SHOP THE LOOK
Tell us about Margot’s nursery! What inspired the design of this space?
It all started with her vintage rug, and before I knew it, there was pink everywhere. The room was mostly done a year ago, but I could not get past the white walls since they had a cold, blue tint to them, and the shades I had initially purchased were not very functional (they didn’t keep light out) and looked sloppy. A little wallpaper and new shades/curtains, and the room finally felt complete. It’s a lot more traditional than I ever imagined my daughter’s nursery would be, but I’m happy with how it turned out.
The space has both a crib and a daybed—why did you want to include a daybed in the nursery? Do you use it a lot?
I’ve always loved that daybed and thought it would be great for nights Margot was sick, reading books, and eventually, for her to transition into when she outgrows her crib. We had a very firm outdoor mattress on it until recently, so now that we’ve switched it out for a cozy mattress, it’s something we use all the time. Instead of reading books in her glider, we’re able to sit “all together” (her favorite!) before bed. It’s also the perfect spot to pile up clean laundry.
SHOP THE LOOK
The space has the prettiest wallpaper—why did you decide to include wallpaper Margot’s room?
I had wallpapered Margot’s bathroom, and it’s is easily my favorite room in our house. Her nursery needed something, and since we own our home, wallpaper felt like something fun I could justify investing in. I was so torn on whether or not to go pink but couldn’t find a really light, simple, neutral pattern that I loved. Had I chosen a more neutral rug, I would have gotten the same wallpaper in blue (it’s beautiful), but here we are. Maybe it was my mother’s intuition because my daughter loves all things pink.
What is your favorite piece of furniture or decor in Margot’s nursery and how did you find it?
Her vintage dresser. I found it antiquing right after I moved from LA to Chicago and love that it’s one of a kind. There’s so much sentimental value since it’s had a place in each of my Chicago apartments, and I did a lot of growing both personally and professionally since moving here. Passing that piece along to my first daughter felt really special.
SHOP THE LOOK
Babies and toddlers come with a lot of stuff! Do you have an organizational system in Margot’s space to help contain things at the end of the day?
Yes, they do! Her clean laundry is usually piled on the daybed until I put it away which sometimes takes a few days. I use IKEA bins to organize her drawers, and fortunately, her dresser is large enough to hold diapers, lotion, blankets, sheets, etc. Most of her books are on a shelf in her closet, and we keep a few toys in baskets, but everything else is stored in our living room or basement playroom.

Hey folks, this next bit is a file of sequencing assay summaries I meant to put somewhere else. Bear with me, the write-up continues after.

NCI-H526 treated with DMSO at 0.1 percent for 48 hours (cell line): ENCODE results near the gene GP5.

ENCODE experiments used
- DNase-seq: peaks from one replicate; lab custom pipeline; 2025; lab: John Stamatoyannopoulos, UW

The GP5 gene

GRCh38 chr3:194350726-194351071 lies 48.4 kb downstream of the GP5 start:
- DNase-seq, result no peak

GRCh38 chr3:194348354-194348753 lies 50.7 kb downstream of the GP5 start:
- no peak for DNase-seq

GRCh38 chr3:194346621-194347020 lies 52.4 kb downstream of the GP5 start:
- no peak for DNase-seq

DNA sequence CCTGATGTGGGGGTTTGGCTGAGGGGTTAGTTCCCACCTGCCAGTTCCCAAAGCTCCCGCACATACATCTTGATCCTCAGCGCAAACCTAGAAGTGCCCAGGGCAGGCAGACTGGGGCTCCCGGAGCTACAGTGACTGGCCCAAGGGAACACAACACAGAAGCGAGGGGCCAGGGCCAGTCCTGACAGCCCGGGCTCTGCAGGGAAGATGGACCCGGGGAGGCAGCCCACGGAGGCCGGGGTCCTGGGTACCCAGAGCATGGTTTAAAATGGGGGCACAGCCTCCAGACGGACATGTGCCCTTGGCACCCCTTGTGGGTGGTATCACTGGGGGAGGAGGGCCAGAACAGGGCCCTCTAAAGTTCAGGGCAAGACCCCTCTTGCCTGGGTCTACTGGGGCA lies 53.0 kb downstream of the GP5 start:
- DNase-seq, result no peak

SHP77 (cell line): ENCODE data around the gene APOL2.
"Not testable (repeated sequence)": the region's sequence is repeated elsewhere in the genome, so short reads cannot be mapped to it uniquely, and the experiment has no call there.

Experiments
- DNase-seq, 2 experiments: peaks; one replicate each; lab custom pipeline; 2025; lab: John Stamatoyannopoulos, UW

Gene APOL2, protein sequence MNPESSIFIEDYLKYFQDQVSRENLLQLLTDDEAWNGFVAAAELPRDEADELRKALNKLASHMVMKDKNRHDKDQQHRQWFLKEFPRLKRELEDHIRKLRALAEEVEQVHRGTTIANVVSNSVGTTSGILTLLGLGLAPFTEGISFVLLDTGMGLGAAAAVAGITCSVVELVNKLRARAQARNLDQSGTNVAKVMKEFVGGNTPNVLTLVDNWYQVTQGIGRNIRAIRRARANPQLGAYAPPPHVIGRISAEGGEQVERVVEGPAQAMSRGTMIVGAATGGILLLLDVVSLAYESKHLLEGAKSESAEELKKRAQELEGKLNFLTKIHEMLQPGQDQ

You’ve probably spent so much time in this space with your adorable little girl—what has been your favorite motherhood memory in Margot’s room so far?
I have a lot of feelings these days, so I’m going to share a few favorite moments.
All the times I held her as a newborn while she slept on me. Margot was a fussy baby, and we had some really hard moments, but when she would finally fall asleep on me, it’s like nothing else mattered—pure bliss. Those days are so hard but so sweet, and they come and go so quickly.
Reading Madeline when she was a newborn. There is something so special about reading your favorite childhood book to your baby.
The first time I pulled out the book Be Kind (one of our favorites), and she knew what it was. She excitedly said “Kiiiiiiind,” and we read it together. Kindness is something we talk a lot about in our house, so that felt really special.
Playing and snuggles before bed. She screeches “I looooooove you fluffies!” (AKA her Slumberkins) and hands me each and every single toy we have stored in her baskets telling me they’re all for me. It’s so sweet.
Finally, the photoshoot for this nursery tour. It was our last shoot before her diagnosis of ALL B Cell Leukemia in May. We had so much fun together, and she was so smiley and giggly. These photos still feel a little bittersweet, but I’m so glad we have them to look back on.
SHOP THE LOOK
How do you plan to transform Margot’s nursery into a big-girl bedroom as she grows older? How will the design change, if at all?
When she’s ready to transition out of her crib, we’ll move her to her daybed. I’ll remove the crib and make some space for a dollhouse or cozy reading nook. We’ve also talked about bringing baby sister in there when she’s a little older (maybe 1 or 2?), so we’ll see. It’s not something I’ve thought too much about, and we’ll have to see what her needs are at the time. I think we’ll probably move in the next 4-5 years, so there won’t be any decor updates.